By Erin Sherbert
By Howard Cole
By Erin Sherbert
By Erin Sherbert
By Leif Haven
By Erin Sherbert
By Chris Roberts
By Kate Conger
Last weekend, a literate friend looked at the sidewalk seven paces south of my doorstep and exclaimed, "That's the Tristero's horn."
She was looking at a blue silk-screened image, about the size of two fists, depicting a bugle with a plug in it.
"That's the muted bugle. It was the symbol of a secret mail service from Thomas Pynchon's The Crying of Lot 49," she explained.
Pynchon imagined this as the icon of an ancient, secret counterculture called the Tristero, whose symbol the heroine finds again and again in a San Francisco bar, in chalk on a San Francisco street, on a Chinese herbalist's window, on the back of a bus seat. A central conceit of the novel is to never allow the heroine, nor the reader, to ascertain whether this underground counterculture is genuine or not.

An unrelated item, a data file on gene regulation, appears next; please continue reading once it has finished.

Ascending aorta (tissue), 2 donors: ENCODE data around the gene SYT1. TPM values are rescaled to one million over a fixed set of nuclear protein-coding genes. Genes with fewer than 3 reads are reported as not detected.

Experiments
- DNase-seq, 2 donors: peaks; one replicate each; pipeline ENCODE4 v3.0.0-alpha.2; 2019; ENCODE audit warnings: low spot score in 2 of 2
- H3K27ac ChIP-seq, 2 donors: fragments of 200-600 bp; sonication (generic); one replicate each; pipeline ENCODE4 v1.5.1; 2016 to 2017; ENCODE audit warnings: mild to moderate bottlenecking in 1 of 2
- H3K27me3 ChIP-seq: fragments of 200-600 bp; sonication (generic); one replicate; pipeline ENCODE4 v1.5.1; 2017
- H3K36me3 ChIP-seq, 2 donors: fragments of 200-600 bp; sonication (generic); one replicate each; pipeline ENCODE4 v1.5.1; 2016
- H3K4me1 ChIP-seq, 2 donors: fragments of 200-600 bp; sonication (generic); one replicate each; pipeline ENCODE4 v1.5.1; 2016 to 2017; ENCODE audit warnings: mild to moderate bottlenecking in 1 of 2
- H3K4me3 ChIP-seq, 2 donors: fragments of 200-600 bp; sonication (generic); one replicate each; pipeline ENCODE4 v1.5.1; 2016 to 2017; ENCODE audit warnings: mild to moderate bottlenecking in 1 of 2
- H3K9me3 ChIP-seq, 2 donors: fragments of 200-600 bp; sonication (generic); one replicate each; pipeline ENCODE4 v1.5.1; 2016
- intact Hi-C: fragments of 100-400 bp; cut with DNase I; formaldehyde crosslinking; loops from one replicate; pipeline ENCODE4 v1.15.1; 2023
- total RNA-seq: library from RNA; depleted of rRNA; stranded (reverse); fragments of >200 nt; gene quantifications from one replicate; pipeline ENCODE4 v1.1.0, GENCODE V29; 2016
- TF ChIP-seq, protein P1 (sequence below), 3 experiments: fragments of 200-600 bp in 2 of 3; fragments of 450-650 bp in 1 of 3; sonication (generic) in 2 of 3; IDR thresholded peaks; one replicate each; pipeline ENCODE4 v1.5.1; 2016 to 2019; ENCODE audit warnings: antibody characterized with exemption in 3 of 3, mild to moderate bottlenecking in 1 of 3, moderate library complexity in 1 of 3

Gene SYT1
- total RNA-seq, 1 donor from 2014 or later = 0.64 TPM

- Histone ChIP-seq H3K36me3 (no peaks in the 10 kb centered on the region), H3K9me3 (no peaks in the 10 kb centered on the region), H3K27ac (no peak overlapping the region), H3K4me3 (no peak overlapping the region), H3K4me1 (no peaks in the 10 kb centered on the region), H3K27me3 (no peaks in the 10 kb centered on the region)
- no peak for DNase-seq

Though I have no idea who painted my doorstep symbol, nor the others that are proliferating in the neighborhoods near Haight and Ashbury streets, the artist truly seems to be onto something: The question of whether or not San Francisco's tapestry of underground countercultures is genuine or counterfeit has been popping up all over the city lately, a phenomenon that's intensified during the past couple of weeks.
The threat of bogusness has always hung over S.F.'s famed countercultures.
Though San Francisco enjoys a tourist reputation as the birthplace of the Beats, the hippies, and other anti-establishment movements, the city's true legacy lies in the seamless way we've reconfigured, commercialized, sanitized, drained, and refilled these once-subversive social currents with meaning, so they might better service aboveground marketing and political aims. In this city, it's the hucksters, not the revolutionaries, who've best profited from San Francisco's reputation for a fertile underground.
It's fitting, therefore, that the sidewalks of this city's most famous counterculture neighborhood have become mysteriously festooned with a symbol representing a possible fiction within a work of fiction, about a possibly phony underground movement, whose outward symbols appear all over San Francisco.